I love how versatile wine is. It’s great by itself when you’re winding down with friends, you can pair it with a little fruit and cheese, or you can splash some into a dish to bring on the flavor! As an ingredient, wine really lets you be very experimental and creative in the kitchen.
But when added to a dish, wine has a personality all on its own, which is why some cooks find it a little intimidating to cook with. If you’re looking for ways to bring some flavor and zest to your dishes, here are my expert tips!
What wine brings to the table
Wine goes a long way to help strengthen the existing flavors of a dish. It’s a good way to make flavors bolder, without necessarily adding a lot of fats and oils. Plus, wines can also add acidity, which can help brighten the taste of your other ingredients.
Plus, the alcohol in the wine evaporates during the cooking process, leaving behind hints of the wine’s delicious flavor. But it’s important to remember that some of the wine’s more subtle fruity or aromatic notes often burn off and don’t shine through in the final dish, so you shouldn’t expect to get the full flavor in your meal. Add it slowly to allow flavors to develop and taste frequently as you go.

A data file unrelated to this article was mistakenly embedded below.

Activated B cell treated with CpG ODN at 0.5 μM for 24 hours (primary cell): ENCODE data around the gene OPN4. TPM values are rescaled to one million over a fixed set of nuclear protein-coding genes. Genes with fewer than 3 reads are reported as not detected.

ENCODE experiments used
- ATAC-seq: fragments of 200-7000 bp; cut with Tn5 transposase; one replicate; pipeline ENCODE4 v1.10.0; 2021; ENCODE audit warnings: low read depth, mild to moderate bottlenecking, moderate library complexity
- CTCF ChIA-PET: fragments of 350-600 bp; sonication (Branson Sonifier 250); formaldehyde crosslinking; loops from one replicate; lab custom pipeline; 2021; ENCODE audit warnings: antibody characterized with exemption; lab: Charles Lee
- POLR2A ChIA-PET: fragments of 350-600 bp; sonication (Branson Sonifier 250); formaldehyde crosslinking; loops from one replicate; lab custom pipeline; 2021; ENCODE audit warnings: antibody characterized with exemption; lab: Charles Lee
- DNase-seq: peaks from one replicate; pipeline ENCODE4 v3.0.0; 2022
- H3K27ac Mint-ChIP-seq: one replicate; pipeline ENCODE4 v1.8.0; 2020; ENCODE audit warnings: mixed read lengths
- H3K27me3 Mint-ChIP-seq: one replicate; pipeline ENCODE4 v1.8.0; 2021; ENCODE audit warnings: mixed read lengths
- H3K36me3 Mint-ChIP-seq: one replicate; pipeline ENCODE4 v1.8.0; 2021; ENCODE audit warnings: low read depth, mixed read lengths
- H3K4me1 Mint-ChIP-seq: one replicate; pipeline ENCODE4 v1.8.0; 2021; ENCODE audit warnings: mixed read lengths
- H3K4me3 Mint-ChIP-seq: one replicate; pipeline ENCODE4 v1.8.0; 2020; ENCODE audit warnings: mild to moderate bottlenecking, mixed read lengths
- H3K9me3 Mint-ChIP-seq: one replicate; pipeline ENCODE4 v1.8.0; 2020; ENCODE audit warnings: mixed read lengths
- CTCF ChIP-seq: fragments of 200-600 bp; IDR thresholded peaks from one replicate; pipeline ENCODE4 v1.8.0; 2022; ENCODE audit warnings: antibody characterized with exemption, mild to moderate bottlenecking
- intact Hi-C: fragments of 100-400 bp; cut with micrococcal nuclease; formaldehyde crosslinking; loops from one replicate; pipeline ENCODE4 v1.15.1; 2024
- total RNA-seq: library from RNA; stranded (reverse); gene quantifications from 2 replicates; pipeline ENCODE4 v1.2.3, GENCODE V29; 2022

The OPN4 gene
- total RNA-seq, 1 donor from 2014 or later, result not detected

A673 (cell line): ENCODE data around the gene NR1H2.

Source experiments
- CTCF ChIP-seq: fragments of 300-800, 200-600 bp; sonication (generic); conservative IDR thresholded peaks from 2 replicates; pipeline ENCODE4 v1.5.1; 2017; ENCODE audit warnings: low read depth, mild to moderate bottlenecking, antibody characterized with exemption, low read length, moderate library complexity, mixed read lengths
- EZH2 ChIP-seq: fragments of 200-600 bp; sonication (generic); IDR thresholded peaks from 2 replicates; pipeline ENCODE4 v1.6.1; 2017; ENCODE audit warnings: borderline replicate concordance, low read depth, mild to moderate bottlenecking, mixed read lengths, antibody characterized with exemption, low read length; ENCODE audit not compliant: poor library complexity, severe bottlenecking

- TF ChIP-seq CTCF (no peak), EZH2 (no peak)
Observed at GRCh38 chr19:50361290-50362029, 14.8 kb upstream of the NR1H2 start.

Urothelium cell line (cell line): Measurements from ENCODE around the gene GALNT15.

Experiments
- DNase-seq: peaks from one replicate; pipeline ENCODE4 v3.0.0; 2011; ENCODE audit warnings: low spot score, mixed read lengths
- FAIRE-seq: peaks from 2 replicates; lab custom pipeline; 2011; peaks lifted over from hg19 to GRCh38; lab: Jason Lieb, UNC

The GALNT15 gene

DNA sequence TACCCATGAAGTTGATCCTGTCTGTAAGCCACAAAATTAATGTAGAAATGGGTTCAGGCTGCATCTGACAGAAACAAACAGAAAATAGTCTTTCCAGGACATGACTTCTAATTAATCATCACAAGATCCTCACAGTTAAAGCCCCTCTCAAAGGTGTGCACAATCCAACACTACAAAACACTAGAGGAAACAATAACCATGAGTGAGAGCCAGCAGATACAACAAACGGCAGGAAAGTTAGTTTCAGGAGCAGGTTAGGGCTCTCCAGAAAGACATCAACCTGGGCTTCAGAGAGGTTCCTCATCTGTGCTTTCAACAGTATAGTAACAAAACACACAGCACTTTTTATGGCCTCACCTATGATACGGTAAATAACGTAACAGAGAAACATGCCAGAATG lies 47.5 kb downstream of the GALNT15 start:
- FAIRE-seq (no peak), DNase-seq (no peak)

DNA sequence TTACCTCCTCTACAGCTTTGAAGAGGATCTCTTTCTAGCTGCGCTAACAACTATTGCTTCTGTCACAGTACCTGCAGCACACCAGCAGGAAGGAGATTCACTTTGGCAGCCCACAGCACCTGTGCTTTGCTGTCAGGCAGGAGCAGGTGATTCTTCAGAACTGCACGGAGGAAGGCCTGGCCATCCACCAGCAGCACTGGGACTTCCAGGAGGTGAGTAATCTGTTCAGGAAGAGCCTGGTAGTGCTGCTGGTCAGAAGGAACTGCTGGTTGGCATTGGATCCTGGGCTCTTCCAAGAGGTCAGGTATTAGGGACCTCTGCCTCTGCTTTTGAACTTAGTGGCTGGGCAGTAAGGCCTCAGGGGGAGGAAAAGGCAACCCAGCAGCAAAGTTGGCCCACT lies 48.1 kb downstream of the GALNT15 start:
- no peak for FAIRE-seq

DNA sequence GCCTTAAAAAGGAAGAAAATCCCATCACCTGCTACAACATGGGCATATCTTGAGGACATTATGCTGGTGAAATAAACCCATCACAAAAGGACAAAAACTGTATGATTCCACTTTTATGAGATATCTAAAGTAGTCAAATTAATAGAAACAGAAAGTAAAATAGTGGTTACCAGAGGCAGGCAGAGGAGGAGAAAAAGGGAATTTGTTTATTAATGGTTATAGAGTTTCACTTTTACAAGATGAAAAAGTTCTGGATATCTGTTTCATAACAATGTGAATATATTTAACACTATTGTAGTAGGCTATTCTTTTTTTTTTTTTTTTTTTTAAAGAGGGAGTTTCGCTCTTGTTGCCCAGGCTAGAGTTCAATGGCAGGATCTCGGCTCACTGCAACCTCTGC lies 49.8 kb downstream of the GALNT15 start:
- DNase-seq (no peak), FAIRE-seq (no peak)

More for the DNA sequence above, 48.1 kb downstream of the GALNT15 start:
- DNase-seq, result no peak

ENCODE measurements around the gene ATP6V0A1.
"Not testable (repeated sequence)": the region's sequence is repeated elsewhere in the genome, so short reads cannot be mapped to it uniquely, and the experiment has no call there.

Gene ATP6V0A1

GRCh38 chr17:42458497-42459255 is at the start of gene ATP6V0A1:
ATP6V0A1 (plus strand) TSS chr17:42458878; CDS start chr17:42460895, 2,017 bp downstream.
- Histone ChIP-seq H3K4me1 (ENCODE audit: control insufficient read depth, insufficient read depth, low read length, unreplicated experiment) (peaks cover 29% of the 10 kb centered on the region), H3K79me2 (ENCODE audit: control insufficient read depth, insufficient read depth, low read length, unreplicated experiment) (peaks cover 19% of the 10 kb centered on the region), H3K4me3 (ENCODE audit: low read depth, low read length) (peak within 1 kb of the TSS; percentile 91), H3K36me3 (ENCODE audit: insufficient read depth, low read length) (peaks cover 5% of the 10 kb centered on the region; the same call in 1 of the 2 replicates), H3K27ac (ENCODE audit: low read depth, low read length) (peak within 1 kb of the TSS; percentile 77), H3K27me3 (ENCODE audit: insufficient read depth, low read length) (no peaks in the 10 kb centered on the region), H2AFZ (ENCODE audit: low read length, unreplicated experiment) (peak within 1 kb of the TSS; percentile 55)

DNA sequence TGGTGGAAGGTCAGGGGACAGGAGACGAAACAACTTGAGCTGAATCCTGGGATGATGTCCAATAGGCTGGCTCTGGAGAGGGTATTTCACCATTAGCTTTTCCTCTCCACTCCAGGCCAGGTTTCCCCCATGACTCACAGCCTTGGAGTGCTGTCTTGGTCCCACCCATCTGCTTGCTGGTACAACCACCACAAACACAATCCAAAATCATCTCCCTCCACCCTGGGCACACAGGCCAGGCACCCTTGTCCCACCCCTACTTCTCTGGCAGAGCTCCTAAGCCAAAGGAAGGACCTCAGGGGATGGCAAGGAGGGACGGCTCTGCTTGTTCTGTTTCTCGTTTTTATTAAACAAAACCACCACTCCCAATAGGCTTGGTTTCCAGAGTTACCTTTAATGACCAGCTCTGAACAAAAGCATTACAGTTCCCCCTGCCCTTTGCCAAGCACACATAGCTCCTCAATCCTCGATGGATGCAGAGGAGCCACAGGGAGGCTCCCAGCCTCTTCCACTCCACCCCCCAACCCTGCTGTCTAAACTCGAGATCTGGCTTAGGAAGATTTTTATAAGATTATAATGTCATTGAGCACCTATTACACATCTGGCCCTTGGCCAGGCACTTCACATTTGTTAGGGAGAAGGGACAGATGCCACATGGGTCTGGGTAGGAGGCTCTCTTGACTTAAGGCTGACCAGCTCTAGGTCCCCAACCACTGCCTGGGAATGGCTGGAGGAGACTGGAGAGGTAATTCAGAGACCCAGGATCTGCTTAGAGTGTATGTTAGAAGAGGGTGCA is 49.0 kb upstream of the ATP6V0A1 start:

Expert tips when cooking with wine
In general, you’ll use wine in three different ways. You might use it to add moisture and flavor in a marinade, such as before roasting some hearty root vegetables. You might use it as a cooking liquid in a dish like a soup or stew. Or you might use it to add a dash of flavor in a finished dish, using a wine whose taste you really love.
And since we’re talking about taste, let’s talk about those “cooking” wines you’ve seen at the grocery. No matter which cooking method you’re using, you should never cook with a wine you wouldn’t drink, though bottom-shelf options are otherwise fine. Like I said before, if you’re cooking rather than finishing with wine, those delicious subtle flavors are just going to cook off anyway. But when the taste seriously matters — like when the wine is the main star of the dish — it’s time to invest in some high-quality wine instead!
As you cook, try to add the wine earlier if possible to allow flavors to develop, and don’t forget to taste frequently as you go. You might find through experimenting that you need more or less wine to taste.
If you’re new to cooking with wine, I definitely suggest jumping right in! You can always try something small, like adding a little full-bodied red wine to sauteed mushrooms or splashing some into a stew. The leftovers can be stored in the refrigerator for 1-2 weeks, depending on the type of wine — or served with the meal if you like. Now, go cook (and drink) responsibly!